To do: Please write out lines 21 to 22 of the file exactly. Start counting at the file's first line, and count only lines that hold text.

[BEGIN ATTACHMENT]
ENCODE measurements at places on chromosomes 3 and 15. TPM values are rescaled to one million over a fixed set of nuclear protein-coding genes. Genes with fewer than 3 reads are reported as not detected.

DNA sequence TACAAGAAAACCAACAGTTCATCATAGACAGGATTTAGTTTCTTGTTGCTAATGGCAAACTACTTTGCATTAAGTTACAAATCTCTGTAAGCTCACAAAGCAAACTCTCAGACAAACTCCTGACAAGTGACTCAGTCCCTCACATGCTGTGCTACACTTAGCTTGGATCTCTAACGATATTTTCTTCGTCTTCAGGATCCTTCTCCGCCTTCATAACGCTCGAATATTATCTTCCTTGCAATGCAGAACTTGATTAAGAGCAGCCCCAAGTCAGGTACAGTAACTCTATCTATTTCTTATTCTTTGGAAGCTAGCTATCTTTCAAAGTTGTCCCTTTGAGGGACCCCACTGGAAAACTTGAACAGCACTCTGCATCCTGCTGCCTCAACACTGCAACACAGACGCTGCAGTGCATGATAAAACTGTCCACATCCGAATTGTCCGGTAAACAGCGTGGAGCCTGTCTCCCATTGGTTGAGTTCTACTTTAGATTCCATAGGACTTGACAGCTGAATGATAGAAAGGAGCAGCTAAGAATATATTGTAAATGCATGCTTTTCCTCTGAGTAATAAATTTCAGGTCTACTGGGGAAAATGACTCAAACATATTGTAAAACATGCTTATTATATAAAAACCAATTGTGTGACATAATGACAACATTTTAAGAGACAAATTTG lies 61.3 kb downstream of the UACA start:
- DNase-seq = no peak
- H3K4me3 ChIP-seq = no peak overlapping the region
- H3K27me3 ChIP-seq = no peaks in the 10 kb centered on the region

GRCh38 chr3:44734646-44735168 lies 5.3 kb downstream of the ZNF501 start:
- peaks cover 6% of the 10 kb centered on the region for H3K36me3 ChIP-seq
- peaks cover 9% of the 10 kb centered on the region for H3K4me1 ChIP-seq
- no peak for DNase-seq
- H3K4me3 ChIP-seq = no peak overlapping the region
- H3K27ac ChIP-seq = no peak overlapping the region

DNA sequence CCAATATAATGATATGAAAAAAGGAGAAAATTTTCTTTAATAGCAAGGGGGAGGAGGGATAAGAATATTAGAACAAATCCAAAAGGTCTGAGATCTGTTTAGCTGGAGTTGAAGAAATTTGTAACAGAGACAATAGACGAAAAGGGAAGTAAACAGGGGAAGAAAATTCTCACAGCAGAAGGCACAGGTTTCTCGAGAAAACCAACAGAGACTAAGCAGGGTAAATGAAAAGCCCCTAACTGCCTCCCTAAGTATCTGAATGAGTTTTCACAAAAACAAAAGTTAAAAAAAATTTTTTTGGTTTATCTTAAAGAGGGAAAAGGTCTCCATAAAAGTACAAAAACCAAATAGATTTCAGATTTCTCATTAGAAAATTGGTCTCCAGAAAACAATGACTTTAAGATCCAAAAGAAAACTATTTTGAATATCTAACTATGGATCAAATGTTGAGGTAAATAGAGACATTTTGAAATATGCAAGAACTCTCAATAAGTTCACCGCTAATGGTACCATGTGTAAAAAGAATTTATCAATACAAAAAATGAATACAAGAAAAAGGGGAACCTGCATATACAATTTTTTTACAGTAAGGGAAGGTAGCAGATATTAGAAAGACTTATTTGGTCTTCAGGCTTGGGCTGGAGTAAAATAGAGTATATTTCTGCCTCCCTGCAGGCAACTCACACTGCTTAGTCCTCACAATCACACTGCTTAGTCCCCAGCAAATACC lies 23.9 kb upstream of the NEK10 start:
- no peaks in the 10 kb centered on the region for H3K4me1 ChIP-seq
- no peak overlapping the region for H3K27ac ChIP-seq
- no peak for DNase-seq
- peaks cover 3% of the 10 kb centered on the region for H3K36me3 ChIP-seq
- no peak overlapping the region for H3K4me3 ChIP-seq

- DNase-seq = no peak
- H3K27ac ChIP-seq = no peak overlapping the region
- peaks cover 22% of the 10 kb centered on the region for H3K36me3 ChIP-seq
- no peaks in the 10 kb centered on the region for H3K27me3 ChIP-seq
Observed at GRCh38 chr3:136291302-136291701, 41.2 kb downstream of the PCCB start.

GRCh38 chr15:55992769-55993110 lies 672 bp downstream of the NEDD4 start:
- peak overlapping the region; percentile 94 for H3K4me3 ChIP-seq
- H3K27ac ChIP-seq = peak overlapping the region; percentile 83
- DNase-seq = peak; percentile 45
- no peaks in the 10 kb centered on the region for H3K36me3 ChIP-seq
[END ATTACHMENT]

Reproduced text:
- no peaks in the 10 kb centered on the region for H3K27me3 ChIP-seq
Observed at GRCh38 chr3:136291302-136291701, 41.2 kb downstream of the PCCB start.